Click here for additional data file (1866-1955-4-9-S1.DOC)
This work was supported in part by 1 UL1 RR024975 from NCRR/NIH; CJC is supported by K01MH090232 from the National Institute of Mental Health.
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Participant characteristics of the final included sample, described as mean and (standard deviation)
|Group||ADI-R||ADOS||Age||% Male||WASI FSIQ||BMI Percentile|
|ASD(n = 17)||A: 19.8 (5.57)B:||A: 8.76 (2.01)B:||12.76(2.46)||100%||111.56(12.99)||67.7(31.3)|
|15.53 (3.65)C:||3.411 (1.06)C:|
|6.35 (2.44)||1.88 (1.54)|
|TD(n = 18)||NA||NA||13.22(3.40)||94%||103.72(13.22)||63.6(23.1)|
|t (33) = -.457P = .65||χ2(1) = .972P = .32||t(33) = 1.75P = .09||t(26) = .397P = .70|
ADI-R, combined score on the Autism Diagnostic Interview-Revised; ADOS, combined score on the Autism Diagnostic Observation Schedule. (A: Reciprocal Social Interaction total score, B: Communication total score, C: Restricted, Repetitive, or Stereotyped Patterns of Behavior total score); WASI, Wechsler Abbreviated Scales of Intelligence; BMI, Body mass index (weight in pounds*703/height in inches2), given as percentile for age
Clusters with significant increases in BOLD signal in the ASD group when contrasting food images with the blurred visual baseline control condition
|Region||# voxels||x||Y||z||Zmax||uncorr P|
|L Nucleus accumbens||12||-13||25||-8||3.4||<0.001|
|L Posterior insula||22||-38||-15||23||3.1||<0.001|
|R Posterior insula||53||43||-5||3||3.39||<0.001|
|R Anterior insula||-||45||10||-13||3.33||0.001|
|R Orbitofrontal cortex||18||15||28||-13||3.93||0.001|
ASD, autism spectrum disorder; BOLD, blood oxygenation level dependent; L, left; R, right; uncorr, uncorrected
Clusters with significant increases in BOLD signal in the TD comparison group when contrasting food images with the blurred visual baseline control condition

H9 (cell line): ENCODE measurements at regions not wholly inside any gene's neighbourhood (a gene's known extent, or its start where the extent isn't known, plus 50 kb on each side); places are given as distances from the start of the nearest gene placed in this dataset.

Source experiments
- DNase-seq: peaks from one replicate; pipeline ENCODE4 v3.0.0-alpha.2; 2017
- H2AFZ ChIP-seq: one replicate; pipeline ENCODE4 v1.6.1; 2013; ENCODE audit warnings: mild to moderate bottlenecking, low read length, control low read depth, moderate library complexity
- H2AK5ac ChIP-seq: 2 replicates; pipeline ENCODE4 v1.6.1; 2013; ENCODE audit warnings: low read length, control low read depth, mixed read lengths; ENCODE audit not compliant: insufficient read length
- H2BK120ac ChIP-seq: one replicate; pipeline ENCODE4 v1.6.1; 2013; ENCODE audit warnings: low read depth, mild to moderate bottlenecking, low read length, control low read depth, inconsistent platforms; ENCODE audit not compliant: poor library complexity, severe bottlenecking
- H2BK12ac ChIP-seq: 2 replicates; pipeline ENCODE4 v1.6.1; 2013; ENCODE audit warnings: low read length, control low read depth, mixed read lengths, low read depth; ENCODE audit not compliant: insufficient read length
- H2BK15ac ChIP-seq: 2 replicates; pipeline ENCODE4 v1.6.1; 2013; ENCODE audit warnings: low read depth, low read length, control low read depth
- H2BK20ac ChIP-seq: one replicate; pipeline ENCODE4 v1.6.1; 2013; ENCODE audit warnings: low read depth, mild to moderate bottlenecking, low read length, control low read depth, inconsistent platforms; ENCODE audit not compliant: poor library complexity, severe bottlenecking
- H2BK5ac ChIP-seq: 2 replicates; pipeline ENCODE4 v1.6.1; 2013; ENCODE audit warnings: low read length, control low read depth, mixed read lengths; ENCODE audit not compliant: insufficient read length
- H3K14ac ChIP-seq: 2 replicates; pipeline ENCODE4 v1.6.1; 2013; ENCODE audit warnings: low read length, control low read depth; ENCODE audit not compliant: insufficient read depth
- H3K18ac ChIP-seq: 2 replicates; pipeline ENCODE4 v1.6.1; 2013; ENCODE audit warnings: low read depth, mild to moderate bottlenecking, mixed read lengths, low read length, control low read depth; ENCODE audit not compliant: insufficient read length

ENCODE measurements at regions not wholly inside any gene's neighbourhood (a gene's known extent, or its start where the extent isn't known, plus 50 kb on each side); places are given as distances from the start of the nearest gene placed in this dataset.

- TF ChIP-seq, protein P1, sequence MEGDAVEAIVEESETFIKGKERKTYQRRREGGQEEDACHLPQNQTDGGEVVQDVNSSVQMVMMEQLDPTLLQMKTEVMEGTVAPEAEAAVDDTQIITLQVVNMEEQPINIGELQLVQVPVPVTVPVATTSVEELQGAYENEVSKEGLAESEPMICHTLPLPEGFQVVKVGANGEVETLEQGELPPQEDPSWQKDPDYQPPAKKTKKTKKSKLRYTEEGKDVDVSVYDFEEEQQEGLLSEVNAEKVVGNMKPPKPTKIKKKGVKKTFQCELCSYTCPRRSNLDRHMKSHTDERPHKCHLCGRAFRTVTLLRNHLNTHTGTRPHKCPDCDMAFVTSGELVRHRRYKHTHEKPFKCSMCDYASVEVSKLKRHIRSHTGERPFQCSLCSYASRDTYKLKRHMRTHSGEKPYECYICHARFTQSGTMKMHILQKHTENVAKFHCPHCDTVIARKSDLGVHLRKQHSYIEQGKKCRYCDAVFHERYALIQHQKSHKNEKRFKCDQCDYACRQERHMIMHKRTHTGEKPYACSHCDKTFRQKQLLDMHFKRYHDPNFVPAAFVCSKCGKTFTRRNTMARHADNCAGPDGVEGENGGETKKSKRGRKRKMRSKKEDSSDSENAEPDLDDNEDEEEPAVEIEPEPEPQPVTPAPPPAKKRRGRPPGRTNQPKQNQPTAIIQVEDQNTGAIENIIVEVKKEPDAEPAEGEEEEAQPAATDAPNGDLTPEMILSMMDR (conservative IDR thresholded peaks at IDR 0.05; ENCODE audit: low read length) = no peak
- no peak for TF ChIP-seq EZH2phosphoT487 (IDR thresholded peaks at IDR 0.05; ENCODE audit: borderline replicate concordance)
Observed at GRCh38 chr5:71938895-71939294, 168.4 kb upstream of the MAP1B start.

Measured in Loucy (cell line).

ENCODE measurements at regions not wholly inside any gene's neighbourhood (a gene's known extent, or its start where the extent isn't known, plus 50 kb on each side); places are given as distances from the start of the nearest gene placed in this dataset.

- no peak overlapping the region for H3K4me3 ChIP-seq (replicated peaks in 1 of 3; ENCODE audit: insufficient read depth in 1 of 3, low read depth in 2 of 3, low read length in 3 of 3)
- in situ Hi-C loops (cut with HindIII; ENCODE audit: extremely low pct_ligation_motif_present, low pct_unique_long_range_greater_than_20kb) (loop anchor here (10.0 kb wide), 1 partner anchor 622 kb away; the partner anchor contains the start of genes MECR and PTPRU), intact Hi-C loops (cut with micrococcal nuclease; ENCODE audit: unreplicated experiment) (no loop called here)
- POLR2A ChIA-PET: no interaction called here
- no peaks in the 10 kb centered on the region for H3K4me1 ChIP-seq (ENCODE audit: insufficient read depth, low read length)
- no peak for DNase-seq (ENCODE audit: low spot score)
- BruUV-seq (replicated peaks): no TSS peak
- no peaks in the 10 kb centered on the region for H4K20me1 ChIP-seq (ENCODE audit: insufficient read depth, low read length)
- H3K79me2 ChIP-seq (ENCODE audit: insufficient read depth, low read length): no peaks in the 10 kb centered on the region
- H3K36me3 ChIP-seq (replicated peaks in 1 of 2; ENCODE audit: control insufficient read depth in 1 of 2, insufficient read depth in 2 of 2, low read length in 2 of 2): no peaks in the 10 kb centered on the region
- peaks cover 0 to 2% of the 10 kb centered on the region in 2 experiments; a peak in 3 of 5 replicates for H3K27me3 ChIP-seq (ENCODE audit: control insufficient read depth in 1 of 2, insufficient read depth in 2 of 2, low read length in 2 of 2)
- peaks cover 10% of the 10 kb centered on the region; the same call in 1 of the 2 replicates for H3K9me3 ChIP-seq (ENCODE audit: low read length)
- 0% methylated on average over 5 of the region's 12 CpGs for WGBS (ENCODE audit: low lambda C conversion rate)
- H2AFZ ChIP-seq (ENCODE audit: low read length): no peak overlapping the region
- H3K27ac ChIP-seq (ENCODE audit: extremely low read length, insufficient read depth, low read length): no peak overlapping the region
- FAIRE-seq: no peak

|Region||# voxels||x||y||z||Zmax||uncorr P|
|L Amygdala||94||-20||-3||-20||4.09||< 0.001|
|R Amygdala/ventral temporal||33||25||3||-28||3.44||< 0.001|
|R Nucleus Accumbens||12||8||15||-13||4.2||< 0.001|
|L Posterior insula||10||-33||-23||23||2.98||0.001|
|L Orbitofrontal cortex||21||-35||33||-20||3.38||< 0.001|
Spatial coordinates are in MNI space
BOLD, blood oxygenation level dependent; L, left; MNI, Montreal Neurological
Institute; R, right; TD, typically developing; uncorr, uncorrected
Clusters with significantly more BOLD signal in the ASD group versus the TD comparison group when contrasting food images with the blurred visual baseline control condition
|# voxels||x||y||z||Zmax||uncorr P|
|ASD > Control|
|R Posterior insula||48||48||-3||3||3.54||<0.001|
|R Anterior insula||11||40||20||8||3.34||<0.001|
|L Mid insula||23||-45||5||3||3.19||0.001|
|R Anterior cingulate cortex||25||8||35||20||3.69||<0.001|
|Control > ASD (No significant clusters)|
Spatial coordinates are in MNI space. The reverse contrast, TD > ASD, yielded no significant clusters at this threshold. ASD, autism spectrum disorder; BOLD, blood oxygenation level dependent; L, left; MNI, Montreal Neurological Institute; R, right; TD, typically developing; uncorr, uncorrected